WILLMAR – The city of Willmar was successful in obtaining a Blue Cross Blue Shield of Minnesota National Fitness Campaign grant in the amount of $70,000 to build an outdoor fitness track.
City Administrator Leslie Valiant informed the Willmar City Council of the grant award at Monday’s City Council meeting.
The resolution authorizing city administration to accept the grant was approved in a split 5-2 vote, with council members Julie Asmus, Vicki Davis, Audrey Nelsen, Rick Fagerlie and Carl Shuldes voting in favor of the resolution and council members Tom Butterfield and Michael O’Brien contrast. Councilor Justin Ask was absent from the meeting.
The board also approved applying for an age-friendly Minnesota community grant for up to $99,000 in a split 5-2 vote, with Butterfield and O’Brien opposed and Asmus, Davis, Nelsen, Fagerlie and Shuldes in favor.
The age-friendly grant is offered by the Minnesota Department of Human Services and does not require matching funds from the city, according to Valiant.
Willmar is the first city in Minnesota to receive the grant to build an outdoor fitness track, which will be located in Sperry Park because of its visibility and connection to the city’s trails.
The fitness track will include a 38-by-38-foot square section with seven different stations for various activities and a 38-by-38-foot square section that is a fitness studio/yoga-type surface for various open activities. It will be built on a concrete slab with a rubber surface, according to Valiant.
“I think it’s a good idea; as a young mother, I would have loved it,” Davis said. “I would have loved to take my kids to the park and could — even use the equipment with the kids.”
The National Fitness Campaign includes digital programming for adults of all ages and abilities to access workouts, challenges and training tools nationwide.
“The city was chosen because of what we’ve done in the past,” Valiant said, noting that some of the attributes that helped the city secure the grant were its diverse population, the trails and park system it has developed , and include the ongoing relaxation improvements. such as the Events and Recreation Center and the improvements to Swansson Field.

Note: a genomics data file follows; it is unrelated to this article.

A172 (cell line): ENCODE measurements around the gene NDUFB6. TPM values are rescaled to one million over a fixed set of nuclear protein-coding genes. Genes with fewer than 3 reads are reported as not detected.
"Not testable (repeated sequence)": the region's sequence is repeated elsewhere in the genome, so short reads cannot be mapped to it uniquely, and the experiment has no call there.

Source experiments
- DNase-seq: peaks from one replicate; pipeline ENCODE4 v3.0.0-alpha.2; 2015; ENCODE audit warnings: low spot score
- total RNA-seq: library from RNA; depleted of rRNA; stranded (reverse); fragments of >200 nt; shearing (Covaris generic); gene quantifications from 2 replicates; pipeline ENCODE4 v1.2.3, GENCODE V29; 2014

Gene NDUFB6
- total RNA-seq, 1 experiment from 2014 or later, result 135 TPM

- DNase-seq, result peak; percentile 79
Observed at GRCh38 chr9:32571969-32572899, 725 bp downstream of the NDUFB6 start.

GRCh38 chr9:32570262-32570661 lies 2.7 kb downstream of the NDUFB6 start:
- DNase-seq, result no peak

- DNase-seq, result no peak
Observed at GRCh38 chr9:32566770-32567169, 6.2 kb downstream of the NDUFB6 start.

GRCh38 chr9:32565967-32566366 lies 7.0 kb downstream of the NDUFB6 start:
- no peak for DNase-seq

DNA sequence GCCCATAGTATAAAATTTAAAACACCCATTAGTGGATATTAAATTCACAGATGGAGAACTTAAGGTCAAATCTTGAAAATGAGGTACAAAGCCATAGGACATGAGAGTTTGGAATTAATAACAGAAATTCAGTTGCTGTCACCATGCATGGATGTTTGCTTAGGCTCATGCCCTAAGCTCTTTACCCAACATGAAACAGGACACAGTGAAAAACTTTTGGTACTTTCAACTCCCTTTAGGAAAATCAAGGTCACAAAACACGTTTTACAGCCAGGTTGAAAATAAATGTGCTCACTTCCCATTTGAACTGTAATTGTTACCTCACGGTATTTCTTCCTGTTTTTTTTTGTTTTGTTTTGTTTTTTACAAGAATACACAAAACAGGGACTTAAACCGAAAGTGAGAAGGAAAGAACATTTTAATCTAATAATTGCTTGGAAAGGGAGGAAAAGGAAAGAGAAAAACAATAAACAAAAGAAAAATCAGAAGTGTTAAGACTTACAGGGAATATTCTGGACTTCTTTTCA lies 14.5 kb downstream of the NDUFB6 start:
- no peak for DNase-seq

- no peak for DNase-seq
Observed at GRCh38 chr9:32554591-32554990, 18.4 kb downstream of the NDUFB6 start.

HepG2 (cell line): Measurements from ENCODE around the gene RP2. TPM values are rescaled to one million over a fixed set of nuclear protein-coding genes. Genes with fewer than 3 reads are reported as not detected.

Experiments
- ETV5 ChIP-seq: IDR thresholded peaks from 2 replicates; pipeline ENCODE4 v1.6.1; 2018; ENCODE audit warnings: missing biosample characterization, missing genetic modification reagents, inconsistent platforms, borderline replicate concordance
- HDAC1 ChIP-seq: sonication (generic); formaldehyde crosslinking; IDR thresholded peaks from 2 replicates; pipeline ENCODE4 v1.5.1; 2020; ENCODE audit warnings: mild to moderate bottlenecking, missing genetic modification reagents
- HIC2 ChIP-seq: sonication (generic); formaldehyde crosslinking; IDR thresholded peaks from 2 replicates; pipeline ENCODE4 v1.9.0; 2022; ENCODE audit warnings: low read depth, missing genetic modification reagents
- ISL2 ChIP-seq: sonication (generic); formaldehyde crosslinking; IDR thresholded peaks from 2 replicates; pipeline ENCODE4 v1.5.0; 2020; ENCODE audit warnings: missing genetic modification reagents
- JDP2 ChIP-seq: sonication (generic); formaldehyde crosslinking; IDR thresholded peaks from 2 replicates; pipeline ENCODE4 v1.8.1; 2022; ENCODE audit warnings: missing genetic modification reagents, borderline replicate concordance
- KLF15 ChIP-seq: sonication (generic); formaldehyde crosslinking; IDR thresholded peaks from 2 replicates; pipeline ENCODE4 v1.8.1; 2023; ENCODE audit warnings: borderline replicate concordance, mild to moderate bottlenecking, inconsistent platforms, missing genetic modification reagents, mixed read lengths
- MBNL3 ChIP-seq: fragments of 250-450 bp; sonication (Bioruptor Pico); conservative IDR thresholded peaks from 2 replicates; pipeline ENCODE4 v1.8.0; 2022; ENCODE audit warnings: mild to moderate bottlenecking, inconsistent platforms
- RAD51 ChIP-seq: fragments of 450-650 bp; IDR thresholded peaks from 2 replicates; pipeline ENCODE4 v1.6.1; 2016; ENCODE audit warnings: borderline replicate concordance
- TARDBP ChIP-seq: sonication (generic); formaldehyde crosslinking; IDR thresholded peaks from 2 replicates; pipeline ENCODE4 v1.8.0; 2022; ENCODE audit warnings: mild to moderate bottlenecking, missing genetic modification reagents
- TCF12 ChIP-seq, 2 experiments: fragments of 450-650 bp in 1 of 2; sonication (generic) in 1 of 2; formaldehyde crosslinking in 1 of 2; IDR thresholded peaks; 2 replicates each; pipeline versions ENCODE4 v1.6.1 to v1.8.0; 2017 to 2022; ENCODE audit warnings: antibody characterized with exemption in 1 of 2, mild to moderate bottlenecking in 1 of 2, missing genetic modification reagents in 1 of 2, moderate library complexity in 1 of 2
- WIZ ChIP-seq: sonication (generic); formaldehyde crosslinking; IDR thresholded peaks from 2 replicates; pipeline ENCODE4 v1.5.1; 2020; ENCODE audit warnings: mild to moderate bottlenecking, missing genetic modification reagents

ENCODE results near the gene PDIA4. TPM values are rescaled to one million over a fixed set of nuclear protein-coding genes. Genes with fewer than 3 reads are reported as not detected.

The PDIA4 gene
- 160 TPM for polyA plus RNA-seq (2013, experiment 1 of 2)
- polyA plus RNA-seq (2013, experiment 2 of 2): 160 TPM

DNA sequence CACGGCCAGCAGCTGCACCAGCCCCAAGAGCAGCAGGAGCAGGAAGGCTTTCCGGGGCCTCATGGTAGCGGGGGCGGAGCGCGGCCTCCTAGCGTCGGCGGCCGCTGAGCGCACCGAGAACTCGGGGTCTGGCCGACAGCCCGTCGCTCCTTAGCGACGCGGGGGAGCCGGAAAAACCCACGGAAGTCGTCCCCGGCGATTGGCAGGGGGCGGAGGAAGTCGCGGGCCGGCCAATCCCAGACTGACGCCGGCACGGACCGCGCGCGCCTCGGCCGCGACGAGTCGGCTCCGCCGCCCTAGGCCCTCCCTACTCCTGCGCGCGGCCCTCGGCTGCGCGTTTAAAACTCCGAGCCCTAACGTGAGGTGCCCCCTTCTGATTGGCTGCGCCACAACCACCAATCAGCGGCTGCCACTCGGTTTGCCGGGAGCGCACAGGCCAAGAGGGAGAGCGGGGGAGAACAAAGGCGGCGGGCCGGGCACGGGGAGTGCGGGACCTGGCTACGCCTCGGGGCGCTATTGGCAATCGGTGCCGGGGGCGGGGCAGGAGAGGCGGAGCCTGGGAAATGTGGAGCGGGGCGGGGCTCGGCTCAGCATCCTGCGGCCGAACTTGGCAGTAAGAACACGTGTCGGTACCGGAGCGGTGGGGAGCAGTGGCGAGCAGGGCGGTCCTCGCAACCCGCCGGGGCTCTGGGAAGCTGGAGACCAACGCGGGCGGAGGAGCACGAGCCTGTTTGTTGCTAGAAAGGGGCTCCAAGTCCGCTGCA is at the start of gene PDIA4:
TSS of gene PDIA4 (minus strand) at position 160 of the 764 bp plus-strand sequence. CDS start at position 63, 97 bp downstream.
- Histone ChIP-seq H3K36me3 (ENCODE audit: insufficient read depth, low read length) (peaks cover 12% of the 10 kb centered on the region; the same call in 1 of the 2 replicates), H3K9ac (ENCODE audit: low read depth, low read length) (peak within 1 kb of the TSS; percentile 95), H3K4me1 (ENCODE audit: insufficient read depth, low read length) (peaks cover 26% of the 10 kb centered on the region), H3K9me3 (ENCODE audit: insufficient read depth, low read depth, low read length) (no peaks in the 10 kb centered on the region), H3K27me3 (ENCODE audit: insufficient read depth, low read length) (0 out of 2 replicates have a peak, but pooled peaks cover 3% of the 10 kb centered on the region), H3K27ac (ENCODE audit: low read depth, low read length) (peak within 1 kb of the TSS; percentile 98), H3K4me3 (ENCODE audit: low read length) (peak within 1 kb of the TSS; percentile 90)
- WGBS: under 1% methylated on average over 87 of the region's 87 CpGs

Willmar was one of four sites throughout the state identified as priority one sites and invited to apply for the grant for the outdoor fitness track. Other sites included Duluth, Rochester and Winona.
There are currently two other outdoor fitness tracks in Minnesota, located in Waite Park and Worthington.
The city will also receive an additional $20,000 for the artwork that will sit on the wall separating two sections of the court, $3,000 of which will be paid to a local artist to design the artwork and the remaining to install, according to Valiant.
According to the timeline for the award, the concrete slab will be installed in May or earlier, pending weather conditions, with assembly of the court taking place in June and the court opening to the public as soon as July.
The city’s contribution for construction of the outdoor fitness track is expected to be approximately $145,000 and will come from the Willmar Parks and Recreation Department’s capital improvement fund.
Nelsen asked what the funds were delegated for before the city learned the grant had been awarded.
Parks and Recreation Director Rob Baumgarn explained that the Parks and Recreation Department has a capital improvement plan to replace equipment in city parks, and the equipment that would be replaced this year will be pushed back a year.
Age Friendly Minnesota Community Award
Valiant told the council that she worked on this grant, along with Michelle Kiefer, regional community wellness specialist for CentraCare, and that the Vision 2040 group also talked about making Willmar an age-friendly city.
Age Friendly Minnesota is a collaborative statewide effort to make communities more inclusive and responsive to older adults, according to its website. It is part of a global movement to prepare for an aging population and ensure that older people are valued and integrated into communities at a new level.
The city will work with various groups to plan what is needed in the city to make it more inclusive and responsive to people as they age, and the process will take about five years, according to Valiant.
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